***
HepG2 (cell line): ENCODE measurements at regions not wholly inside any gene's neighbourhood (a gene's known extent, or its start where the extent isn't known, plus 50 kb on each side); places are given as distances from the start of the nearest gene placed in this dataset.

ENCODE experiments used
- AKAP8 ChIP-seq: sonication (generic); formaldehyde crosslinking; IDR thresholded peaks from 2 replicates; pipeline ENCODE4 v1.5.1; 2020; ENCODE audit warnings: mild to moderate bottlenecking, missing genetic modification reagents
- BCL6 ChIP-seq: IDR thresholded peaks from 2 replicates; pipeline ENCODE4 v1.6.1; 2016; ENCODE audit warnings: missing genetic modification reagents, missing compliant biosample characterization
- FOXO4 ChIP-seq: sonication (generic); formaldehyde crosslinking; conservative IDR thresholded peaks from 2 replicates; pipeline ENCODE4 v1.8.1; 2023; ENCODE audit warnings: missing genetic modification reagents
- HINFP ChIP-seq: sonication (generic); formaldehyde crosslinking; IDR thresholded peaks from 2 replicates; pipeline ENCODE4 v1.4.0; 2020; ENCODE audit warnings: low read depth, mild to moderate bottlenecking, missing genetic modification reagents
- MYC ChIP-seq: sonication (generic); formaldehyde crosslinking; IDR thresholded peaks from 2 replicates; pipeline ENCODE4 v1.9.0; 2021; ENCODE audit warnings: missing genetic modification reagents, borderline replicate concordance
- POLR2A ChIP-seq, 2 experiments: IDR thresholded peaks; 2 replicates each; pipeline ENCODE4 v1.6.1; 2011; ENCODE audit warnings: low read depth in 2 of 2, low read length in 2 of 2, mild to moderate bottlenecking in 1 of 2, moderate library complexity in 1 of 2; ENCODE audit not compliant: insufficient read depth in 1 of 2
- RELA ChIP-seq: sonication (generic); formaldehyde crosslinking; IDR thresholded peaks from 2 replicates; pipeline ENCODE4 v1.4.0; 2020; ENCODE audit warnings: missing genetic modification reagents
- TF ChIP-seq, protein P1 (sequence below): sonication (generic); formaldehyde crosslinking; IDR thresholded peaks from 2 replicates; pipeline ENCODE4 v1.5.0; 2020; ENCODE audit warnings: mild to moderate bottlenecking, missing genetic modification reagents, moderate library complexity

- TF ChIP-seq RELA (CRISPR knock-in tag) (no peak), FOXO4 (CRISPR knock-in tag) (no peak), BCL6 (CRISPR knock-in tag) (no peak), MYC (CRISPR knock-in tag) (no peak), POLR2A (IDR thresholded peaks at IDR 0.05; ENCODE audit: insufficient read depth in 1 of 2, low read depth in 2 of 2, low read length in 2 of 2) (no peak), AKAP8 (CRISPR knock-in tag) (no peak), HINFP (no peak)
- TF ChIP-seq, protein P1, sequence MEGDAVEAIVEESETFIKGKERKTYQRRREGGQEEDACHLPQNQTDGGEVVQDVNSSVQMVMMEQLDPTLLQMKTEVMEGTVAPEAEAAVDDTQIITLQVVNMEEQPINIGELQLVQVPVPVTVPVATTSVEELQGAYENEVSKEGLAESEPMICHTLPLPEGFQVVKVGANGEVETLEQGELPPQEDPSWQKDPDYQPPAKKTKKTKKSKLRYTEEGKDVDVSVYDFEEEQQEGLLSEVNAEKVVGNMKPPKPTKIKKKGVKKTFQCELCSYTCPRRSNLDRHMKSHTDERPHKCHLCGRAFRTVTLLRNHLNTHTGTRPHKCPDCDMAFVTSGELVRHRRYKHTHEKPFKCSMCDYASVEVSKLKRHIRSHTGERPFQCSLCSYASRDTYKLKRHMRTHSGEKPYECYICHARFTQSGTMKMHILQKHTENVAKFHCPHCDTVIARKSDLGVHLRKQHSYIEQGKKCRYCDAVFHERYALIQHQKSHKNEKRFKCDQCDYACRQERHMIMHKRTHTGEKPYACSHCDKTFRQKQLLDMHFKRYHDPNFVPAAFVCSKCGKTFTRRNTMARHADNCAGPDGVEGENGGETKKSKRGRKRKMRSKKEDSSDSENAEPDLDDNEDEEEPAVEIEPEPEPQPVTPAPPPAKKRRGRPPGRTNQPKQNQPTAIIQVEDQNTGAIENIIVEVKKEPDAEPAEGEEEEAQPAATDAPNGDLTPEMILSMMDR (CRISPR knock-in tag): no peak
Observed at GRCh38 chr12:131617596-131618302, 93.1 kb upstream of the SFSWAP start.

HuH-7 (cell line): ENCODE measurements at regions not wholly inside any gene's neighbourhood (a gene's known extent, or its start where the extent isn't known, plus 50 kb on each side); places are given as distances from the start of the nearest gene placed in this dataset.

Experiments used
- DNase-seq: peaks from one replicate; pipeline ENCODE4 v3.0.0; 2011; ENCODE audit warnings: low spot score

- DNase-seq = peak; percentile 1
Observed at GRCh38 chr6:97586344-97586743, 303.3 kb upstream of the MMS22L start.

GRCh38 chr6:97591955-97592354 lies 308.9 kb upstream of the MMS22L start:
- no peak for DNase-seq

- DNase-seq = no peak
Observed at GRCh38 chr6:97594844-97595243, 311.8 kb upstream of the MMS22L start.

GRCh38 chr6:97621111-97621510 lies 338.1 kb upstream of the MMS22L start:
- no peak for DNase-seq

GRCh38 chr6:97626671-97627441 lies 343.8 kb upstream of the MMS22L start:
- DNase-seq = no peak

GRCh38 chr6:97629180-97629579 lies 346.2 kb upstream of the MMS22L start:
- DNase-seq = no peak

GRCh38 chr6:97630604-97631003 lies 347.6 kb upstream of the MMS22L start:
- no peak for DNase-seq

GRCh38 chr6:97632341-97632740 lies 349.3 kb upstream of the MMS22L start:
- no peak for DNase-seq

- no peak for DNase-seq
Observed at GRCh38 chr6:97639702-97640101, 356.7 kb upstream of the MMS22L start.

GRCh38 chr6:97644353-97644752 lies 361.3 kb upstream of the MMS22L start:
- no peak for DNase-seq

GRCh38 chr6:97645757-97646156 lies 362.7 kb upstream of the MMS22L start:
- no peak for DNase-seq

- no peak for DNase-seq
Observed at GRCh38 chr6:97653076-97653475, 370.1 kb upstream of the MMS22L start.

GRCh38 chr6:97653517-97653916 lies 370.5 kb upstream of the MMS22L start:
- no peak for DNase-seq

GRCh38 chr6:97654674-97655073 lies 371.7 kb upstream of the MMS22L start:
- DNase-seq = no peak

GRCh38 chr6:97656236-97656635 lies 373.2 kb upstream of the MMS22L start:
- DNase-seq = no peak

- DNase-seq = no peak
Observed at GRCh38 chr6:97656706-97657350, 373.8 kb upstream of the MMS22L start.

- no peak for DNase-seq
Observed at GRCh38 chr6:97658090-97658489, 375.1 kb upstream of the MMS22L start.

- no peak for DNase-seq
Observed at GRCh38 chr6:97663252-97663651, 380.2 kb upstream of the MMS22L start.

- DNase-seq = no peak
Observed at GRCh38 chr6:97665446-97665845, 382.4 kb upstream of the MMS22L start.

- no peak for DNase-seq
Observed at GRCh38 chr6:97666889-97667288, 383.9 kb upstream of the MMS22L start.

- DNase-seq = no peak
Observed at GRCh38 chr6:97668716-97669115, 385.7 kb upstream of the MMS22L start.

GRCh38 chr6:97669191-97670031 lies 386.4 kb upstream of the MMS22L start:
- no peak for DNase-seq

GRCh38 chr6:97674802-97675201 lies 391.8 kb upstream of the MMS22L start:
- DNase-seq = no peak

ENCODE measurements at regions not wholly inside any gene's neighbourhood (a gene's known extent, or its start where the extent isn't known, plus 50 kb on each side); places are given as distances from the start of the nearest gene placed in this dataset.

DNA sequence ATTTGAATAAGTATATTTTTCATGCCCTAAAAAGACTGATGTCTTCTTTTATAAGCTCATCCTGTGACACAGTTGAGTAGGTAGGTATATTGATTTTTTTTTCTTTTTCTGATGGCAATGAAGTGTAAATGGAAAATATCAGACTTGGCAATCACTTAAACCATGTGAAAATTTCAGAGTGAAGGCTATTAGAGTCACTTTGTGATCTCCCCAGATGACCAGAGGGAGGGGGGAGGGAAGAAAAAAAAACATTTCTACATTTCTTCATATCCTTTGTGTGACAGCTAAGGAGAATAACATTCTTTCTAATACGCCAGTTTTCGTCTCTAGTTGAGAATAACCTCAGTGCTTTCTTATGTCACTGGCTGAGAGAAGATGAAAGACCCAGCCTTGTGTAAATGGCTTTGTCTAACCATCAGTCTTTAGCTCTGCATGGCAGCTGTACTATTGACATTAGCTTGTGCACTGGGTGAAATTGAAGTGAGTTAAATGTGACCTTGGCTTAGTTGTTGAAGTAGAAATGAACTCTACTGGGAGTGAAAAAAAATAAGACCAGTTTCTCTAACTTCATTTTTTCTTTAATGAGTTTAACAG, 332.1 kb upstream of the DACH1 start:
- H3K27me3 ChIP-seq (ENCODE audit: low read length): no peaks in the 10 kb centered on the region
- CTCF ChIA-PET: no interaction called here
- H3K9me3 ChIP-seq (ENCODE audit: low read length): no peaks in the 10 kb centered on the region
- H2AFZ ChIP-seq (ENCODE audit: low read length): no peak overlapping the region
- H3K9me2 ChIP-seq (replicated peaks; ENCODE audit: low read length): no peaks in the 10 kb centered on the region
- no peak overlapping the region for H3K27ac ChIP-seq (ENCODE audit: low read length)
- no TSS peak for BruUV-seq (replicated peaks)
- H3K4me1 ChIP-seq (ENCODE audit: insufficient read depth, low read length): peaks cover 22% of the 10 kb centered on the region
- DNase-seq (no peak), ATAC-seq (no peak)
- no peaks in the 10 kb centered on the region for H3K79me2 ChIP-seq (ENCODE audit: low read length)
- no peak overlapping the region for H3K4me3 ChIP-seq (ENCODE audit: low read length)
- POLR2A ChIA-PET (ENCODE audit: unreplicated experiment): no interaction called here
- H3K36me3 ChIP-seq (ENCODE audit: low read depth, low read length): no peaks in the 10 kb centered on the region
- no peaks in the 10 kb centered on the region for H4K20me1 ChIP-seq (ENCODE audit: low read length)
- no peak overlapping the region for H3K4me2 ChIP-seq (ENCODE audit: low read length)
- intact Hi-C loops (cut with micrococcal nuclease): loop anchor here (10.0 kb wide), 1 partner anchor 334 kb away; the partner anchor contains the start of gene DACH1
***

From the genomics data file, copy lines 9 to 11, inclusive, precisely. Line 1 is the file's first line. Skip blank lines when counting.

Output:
- RELA ChIP-seq: sonication (generic); formaldehyde crosslinking; IDR thresholded peaks from 2 replicates; pipeline ENCODE4 v1.4.0; 2020; ENCODE audit warnings: missing genetic modification reagents
- TF ChIP-seq, protein P1 (sequence below): sonication (generic); formaldehyde crosslinking; IDR thresholded peaks from 2 replicates; pipeline ENCODE4 v1.5.0; 2020; ENCODE audit warnings: mild to moderate bottlenecking, missing genetic modification reagents, moderate library complexity

- TF ChIP-seq RELA (CRISPR knock-in tag) (no peak), FOXO4 (CRISPR knock-in tag) (no peak), BCL6 (CRISPR knock-in tag) (no peak), MYC (CRISPR knock-in tag) (no peak), POLR2A (IDR thresholded peaks at IDR 0.05; ENCODE audit: insufficient read depth in 1 of 2, low read depth in 2 of 2, low read length in 2 of 2) (no peak), AKAP8 (CRISPR knock-in tag) (no peak), HINFP (no peak)